After “commas any time you pause” and “your thesis has no stakes,” this is the piece of writing wisdom I distribute most often to my students: adverbs are not your friends. During this past week, as I’ve been helping seniors revise college essays in the Writing Lab at my Esteemed Place of Employment, I’ve been doling it out on the regular: adverbs are not your friends.
It’s not just you, though. Adverbs aren’t anyone’s friends. Adverbs are rather like pushy too-familiar neighbors who, if you let them get the idea that you are friends, will invite themselves to your parties and park their cars in your front yard and drop off unsolicited and unidentifiable casseroles at your door. It’s fine to say hello to them once in a while, but don’t ever let them get the idea that you’re friends.
Or, as Stephen King put it in his memoir On Writing, “[adverbs] are like dandelions. If you have one on your lawn, it looks pretty and unique. If you fail to root it out, however, you find five the next day…fifty the day after that…and then, my brothers and sisters, your lawn is totally, entirely, and profligately covered with dandelions.”
So what do King and I, not to mention Oliver Strunk of Strunk and White, have against the adverb, and why is it so important to teach our students to hold it at arm’s length?
The adverb, for those of you who have been away from grammar class for a while, modifies any part of speech other than a noun. It can describe a verb (“she walked briskly“), an adjective (“he looked strikingly handsome”), or another adverb (“she hit the target almost every time”). It gives a reader information about time, place, manner, or extent. The adverb can be quite the useful little word, and your nosy neighbor might be fun at parties once in a blue moon. The problem, you might guess, comes from overuse of and overreliance on the adverb. As King indicates in the dandelion metaphor, too many adverbs can take over your writing and send it flying off the rails.
A beginning or developing writing student, however, doesn’t always realize when she’s let adverbs take over her sentence, because she lacks the skill and confidence to be her own editor. We have to teach it to her. So when we practice sentence-level editing, I ask my students to look at each word in a sentence and ask themselves: is this word doing any work?
Every word in your sentence must be doing work (and the bulk of that work should be done by strong nouns and verbs). The work of words is to create meaning. A well-chosen word adds clarity and elegance to your sentence. A poorly-chosen word simply loiters in your sentence, an unwelcome squatter, taking up space that was never its to occupy. A very poorly-chosen word can detract meaning from your sentence, dragging the rest of the words down into the murky swamp formerly known as your writing.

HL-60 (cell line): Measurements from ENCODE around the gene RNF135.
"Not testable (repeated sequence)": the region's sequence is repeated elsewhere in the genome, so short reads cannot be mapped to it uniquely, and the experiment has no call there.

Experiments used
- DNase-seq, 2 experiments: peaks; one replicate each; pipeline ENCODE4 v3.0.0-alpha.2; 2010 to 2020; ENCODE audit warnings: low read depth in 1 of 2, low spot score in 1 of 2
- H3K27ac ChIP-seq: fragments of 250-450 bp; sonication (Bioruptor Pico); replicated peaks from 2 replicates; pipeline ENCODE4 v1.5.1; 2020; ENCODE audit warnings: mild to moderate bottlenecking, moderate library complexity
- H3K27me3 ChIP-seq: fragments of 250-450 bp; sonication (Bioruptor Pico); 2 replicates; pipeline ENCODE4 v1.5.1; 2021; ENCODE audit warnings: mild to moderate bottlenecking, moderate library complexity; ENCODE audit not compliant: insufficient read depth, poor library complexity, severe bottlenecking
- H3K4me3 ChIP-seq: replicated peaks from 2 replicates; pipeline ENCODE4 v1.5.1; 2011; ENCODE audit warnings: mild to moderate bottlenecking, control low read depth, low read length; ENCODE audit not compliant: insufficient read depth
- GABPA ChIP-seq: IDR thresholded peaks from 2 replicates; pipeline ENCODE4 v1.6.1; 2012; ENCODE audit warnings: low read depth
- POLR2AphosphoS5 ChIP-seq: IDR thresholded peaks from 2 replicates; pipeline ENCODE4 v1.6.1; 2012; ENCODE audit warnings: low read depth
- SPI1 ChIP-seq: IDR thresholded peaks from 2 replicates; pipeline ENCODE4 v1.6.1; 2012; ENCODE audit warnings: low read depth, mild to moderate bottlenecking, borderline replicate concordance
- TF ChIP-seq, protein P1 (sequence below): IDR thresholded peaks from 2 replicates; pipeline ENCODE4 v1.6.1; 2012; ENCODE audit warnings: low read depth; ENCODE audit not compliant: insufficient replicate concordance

Consider this example sentence:
She went to dinner with him every Friday; occasionally, she enjoyed it.
This sentence contains two adverbs, “every” and “occasionally.” Both of those adverbs are doing work. They create a contrast that clarifies for the reader the relationship for these two characters, and add tension to the atmosphere by subverting our expectations about two people who go on a weekly dinner date. If you took the adverbs out, the meaning of the sentence would change for the worse. They’re doing their job. They belong.
Now consider this sentence:
The reactor explosion at Chernobyl was an extremely devastating nuclear disaster.
“Extremely” devastating, you say? As opposed to…slightly devastating? Moderately devastating? There’s only one adverb in this sentence, as opposed to the two in the previous example, but this adverb is a cancerous tumor. Not only is it doing no work (you could eliminate it and the meaning wouldn’t suffer at all), it cheapens the word devastating by modifying away the power it ought to have. Unnecessary adverbs make communication harder by destroying the nuance that already exists in our words.
Next time you write anything, or have your students write something, observe and consider: is every word doing work? If it’s not, you can easily and confidently and unhesitantly and happily oh just get rid of the silly thing.
If you’d like some practice, take a gander at this squatter-laden paragraph and try to edit out the freeloading words:
The very first time I had to speak publicly in front of a crowd, I felt so incredibly nervous I thought I might just throw up. I had always absolutely hated being called on in class; sometimes, I would duck way down in my seat so that the teacher wouldn’t suddenly remember that I was right there. But now I had finally become the captain of the soccer team, and I had to stand confidently in front of all my classmates at our Friday assembly and loudly announce the time and date of the upcoming first home soccer match. Maybe that doesn’t seem like such a big deal – it was just a simple announcement, nothing else – but I never even wanted to say very much at the lunch table, only surrounded by all my good friends. I had written up a computer slide so that all the words I wanted to say would be perfectly laid out in front of me, but I was still extremely scared to think of all those eyes staring intently at me.
Share your edited versions in the comments!